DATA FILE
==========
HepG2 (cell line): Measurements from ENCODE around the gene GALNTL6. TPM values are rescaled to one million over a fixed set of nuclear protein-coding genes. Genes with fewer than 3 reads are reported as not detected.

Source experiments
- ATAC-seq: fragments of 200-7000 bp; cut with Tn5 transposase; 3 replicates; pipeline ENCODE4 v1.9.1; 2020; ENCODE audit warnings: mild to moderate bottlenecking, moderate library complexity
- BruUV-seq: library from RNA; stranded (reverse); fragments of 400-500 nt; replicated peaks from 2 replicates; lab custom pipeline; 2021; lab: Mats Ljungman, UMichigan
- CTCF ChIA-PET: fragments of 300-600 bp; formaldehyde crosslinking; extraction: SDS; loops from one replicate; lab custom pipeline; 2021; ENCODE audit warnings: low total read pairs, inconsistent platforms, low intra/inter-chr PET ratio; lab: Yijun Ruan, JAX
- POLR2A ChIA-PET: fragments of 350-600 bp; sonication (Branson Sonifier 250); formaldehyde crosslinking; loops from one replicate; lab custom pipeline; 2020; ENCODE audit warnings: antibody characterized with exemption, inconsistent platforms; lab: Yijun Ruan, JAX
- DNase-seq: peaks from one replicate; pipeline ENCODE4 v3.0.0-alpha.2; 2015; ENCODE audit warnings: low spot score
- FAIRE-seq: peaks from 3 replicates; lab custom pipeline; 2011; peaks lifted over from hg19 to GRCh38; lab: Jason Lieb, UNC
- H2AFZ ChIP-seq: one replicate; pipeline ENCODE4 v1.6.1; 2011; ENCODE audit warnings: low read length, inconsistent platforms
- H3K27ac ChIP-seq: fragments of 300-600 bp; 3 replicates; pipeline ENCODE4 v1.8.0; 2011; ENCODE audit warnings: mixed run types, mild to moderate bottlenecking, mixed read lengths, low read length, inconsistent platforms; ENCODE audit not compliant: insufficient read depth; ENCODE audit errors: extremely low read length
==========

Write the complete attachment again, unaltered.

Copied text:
HepG2 (cell line): Measurements from ENCODE around the gene GALNTL6. TPM values are rescaled to one million over a fixed set of nuclear protein-coding genes. Genes with fewer than 3 reads are reported as not detected.

Source experiments
- ATAC-seq: fragments of 200-7000 bp; cut with Tn5 transposase; 3 replicates; pipeline ENCODE4 v1.9.1; 2020; ENCODE audit warnings: mild to moderate bottlenecking, moderate library complexity
- BruUV-seq: library from RNA; stranded (reverse); fragments of 400-500 nt; replicated peaks from 2 replicates; lab custom pipeline; 2021; lab: Mats Ljungman, UMichigan
- CTCF ChIA-PET: fragments of 300-600 bp; formaldehyde crosslinking; extraction: SDS; loops from one replicate; lab custom pipeline; 2021; ENCODE audit warnings: low total read pairs, inconsistent platforms, low intra/inter-chr PET ratio; lab: Yijun Ruan, JAX
- POLR2A ChIA-PET: fragments of 350-600 bp; sonication (Branson Sonifier 250); formaldehyde crosslinking; loops from one replicate; lab custom pipeline; 2020; ENCODE audit warnings: antibody characterized with exemption, inconsistent platforms; lab: Yijun Ruan, JAX
- DNase-seq: peaks from one replicate; pipeline ENCODE4 v3.0.0-alpha.2; 2015; ENCODE audit warnings: low spot score
- FAIRE-seq: peaks from 3 replicates; lab custom pipeline; 2011; peaks lifted over from hg19 to GRCh38; lab: Jason Lieb, UNC
- H2AFZ ChIP-seq: one replicate; pipeline ENCODE4 v1.6.1; 2011; ENCODE audit warnings: low read length, inconsistent platforms
- H3K27ac ChIP-seq: fragments of 300-600 bp; 3 replicates; pipeline ENCODE4 v1.8.0; 2011; ENCODE audit warnings: mixed run types, mild to moderate bottlenecking, mixed read lengths, low read length, inconsistent platforms; ENCODE audit not compliant: insufficient read depth; ENCODE audit errors: extremely low read length